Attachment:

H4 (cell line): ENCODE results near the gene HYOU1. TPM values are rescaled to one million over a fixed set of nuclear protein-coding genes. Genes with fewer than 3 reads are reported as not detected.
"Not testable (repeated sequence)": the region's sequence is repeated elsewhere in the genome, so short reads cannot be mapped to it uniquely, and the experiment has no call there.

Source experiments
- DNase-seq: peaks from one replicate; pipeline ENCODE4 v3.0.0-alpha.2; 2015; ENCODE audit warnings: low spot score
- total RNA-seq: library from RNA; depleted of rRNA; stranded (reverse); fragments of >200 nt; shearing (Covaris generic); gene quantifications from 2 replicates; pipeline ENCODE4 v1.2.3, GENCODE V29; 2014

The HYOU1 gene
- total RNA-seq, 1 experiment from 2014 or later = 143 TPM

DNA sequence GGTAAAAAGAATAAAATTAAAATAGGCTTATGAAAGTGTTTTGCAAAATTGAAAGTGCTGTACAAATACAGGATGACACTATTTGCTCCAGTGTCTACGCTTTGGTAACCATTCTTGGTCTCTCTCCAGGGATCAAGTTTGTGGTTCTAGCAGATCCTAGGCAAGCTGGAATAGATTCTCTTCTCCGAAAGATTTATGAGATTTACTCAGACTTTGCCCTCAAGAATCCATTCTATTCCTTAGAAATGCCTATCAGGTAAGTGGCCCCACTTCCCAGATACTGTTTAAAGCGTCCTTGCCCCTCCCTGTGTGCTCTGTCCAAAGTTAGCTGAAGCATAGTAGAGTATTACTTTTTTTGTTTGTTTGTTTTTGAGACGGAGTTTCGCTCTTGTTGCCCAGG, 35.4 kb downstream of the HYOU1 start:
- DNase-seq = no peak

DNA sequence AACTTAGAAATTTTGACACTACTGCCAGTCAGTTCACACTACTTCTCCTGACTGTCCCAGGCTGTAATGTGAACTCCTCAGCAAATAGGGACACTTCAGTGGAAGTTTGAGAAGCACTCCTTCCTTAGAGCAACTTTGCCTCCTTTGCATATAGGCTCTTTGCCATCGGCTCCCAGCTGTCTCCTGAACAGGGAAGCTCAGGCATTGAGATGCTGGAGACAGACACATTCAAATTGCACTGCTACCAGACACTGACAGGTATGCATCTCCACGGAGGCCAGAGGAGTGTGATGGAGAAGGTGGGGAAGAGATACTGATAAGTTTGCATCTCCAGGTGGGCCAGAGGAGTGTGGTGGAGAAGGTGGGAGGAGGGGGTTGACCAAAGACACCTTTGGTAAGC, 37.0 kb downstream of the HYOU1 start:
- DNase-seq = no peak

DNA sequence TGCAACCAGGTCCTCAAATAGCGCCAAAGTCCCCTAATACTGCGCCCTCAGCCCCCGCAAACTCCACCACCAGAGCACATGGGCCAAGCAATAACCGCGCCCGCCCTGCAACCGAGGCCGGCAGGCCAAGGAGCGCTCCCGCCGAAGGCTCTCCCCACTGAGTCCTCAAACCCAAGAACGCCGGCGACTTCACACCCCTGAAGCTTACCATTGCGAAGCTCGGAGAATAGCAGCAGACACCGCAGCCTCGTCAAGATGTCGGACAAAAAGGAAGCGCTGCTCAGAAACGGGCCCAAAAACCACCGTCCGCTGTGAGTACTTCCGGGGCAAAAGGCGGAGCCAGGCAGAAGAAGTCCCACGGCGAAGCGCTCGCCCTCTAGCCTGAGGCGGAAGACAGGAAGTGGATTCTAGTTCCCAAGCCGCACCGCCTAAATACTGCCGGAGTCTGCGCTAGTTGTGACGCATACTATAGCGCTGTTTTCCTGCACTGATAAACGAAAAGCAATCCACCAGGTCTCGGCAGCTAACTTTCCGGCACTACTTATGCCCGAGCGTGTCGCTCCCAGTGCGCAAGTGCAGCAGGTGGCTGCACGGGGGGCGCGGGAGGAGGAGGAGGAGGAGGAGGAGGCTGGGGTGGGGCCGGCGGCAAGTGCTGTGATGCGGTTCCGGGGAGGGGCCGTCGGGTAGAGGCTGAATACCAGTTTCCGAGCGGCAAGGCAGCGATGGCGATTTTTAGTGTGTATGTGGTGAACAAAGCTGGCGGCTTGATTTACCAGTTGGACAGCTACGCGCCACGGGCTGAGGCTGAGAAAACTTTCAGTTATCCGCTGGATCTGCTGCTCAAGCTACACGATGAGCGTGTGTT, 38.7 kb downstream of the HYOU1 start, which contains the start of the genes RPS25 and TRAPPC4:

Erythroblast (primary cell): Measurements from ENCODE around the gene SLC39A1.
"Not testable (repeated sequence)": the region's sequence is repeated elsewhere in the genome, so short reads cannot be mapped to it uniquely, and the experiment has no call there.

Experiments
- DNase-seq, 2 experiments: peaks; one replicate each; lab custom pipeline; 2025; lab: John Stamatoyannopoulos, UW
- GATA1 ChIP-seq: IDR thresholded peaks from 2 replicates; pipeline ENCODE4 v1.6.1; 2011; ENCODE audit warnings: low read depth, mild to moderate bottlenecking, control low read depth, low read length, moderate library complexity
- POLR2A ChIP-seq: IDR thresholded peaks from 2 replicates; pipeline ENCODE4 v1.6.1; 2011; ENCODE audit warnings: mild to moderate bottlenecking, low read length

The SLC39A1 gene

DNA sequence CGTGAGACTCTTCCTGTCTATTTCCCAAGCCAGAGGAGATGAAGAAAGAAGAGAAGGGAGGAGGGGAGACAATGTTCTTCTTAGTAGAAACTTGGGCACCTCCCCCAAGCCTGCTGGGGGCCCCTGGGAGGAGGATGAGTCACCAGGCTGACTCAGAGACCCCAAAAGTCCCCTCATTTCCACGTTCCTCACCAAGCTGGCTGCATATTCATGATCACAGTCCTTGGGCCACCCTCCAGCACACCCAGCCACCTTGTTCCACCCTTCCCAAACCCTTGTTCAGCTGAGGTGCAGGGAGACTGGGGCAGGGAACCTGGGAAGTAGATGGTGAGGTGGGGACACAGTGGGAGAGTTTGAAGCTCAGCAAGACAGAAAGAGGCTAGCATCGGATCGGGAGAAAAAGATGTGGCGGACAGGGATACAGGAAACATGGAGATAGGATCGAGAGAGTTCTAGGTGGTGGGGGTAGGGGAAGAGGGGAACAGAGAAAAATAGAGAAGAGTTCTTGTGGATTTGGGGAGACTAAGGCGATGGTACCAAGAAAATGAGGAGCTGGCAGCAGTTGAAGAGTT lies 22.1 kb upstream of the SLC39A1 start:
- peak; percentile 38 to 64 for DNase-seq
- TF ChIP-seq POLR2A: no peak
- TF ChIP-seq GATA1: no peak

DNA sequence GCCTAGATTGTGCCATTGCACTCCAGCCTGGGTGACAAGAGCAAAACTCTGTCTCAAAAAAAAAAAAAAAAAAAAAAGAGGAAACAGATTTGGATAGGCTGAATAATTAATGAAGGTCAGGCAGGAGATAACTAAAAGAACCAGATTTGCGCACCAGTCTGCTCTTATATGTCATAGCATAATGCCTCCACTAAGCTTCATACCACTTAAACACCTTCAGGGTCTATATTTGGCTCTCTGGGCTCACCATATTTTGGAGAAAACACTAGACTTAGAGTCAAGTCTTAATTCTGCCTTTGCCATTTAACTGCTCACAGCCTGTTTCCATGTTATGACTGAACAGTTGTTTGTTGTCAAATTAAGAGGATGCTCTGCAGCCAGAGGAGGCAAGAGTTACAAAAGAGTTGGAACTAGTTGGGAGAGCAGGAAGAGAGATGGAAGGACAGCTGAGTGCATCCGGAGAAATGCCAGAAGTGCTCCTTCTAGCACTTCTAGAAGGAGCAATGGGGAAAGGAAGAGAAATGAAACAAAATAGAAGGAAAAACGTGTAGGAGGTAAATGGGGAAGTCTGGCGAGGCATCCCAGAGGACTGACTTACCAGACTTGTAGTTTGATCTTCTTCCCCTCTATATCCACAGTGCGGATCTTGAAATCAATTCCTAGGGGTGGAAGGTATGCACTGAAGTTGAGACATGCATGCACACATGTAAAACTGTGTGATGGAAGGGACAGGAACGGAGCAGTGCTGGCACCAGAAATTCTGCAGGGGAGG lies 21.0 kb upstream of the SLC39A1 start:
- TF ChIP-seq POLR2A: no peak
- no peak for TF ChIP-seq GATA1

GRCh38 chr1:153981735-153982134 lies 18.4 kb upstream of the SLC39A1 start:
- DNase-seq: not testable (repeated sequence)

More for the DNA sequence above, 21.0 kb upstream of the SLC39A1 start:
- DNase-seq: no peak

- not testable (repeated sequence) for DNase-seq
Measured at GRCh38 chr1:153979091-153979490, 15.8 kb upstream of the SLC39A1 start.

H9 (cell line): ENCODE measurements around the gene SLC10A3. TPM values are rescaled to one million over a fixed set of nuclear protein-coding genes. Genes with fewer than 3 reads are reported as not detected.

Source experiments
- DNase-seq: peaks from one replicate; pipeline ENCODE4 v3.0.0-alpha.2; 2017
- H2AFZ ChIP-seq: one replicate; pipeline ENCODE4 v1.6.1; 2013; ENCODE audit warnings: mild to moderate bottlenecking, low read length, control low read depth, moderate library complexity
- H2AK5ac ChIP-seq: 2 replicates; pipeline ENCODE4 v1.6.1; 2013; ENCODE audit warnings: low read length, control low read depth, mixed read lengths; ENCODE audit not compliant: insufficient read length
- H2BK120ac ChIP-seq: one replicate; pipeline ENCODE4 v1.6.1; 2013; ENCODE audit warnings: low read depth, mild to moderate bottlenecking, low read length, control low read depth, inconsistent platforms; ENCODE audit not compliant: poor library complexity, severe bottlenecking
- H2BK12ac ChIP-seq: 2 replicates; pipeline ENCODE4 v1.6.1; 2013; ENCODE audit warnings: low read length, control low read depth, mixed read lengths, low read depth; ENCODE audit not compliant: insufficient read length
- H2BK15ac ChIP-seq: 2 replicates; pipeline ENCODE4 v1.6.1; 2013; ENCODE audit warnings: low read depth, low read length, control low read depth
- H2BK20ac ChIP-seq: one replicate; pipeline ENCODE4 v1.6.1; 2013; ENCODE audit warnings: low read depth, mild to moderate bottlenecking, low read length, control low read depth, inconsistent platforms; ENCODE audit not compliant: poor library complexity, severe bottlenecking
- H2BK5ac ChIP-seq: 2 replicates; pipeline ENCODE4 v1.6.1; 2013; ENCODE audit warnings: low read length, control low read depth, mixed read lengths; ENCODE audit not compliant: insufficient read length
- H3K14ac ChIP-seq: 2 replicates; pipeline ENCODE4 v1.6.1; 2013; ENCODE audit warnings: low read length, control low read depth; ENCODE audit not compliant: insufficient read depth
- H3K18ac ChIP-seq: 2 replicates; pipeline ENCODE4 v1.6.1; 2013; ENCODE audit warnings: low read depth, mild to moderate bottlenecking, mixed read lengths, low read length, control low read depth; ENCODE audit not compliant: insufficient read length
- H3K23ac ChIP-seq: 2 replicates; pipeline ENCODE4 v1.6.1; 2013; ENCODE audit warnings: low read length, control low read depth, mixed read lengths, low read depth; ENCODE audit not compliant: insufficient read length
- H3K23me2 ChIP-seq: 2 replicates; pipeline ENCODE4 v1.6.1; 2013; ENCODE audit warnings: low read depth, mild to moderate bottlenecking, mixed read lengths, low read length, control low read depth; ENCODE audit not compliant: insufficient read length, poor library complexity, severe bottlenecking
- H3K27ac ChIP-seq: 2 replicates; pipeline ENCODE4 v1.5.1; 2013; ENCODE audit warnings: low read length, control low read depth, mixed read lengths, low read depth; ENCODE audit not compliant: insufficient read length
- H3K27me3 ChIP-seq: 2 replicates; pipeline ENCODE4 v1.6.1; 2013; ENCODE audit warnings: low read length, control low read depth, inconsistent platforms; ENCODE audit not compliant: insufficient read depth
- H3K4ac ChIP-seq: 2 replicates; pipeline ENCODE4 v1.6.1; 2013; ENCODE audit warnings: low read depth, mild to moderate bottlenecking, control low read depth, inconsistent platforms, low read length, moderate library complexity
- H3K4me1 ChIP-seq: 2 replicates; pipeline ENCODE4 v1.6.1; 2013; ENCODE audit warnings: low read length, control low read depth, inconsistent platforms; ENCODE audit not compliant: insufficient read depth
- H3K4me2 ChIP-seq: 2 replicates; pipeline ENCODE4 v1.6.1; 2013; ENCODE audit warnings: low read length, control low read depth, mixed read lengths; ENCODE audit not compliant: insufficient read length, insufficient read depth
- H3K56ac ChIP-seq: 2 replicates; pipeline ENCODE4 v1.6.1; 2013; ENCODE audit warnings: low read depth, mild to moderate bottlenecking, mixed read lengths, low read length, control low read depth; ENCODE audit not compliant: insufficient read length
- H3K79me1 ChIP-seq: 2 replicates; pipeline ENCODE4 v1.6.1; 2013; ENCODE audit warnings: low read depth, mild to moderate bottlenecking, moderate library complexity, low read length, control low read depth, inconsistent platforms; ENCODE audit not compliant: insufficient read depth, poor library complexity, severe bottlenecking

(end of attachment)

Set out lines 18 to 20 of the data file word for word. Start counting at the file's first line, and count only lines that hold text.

- POLR2A ChIP-seq: IDR thresholded peaks from 2 replicates; pipeline ENCODE4 v1.6.1; 2011; ENCODE audit warnings: mild to moderate bottlenecking, low read length

The SLC39A1 gene

DNA sequence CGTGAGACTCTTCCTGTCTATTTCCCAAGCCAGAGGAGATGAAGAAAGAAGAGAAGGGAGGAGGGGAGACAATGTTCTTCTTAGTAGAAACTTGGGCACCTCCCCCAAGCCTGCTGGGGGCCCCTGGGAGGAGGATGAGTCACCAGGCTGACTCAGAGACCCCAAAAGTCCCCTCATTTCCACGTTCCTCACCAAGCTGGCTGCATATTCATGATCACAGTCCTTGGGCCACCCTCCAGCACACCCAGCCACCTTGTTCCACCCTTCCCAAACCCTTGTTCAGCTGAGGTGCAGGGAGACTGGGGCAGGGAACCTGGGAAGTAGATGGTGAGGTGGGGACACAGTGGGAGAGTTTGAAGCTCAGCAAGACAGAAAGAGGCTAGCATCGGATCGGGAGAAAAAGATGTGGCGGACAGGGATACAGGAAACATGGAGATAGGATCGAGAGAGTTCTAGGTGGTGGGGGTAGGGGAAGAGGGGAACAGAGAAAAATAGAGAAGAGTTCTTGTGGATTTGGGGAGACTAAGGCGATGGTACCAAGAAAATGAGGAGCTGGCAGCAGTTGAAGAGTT lies 22.1 kb upstream of the SLC39A1 start: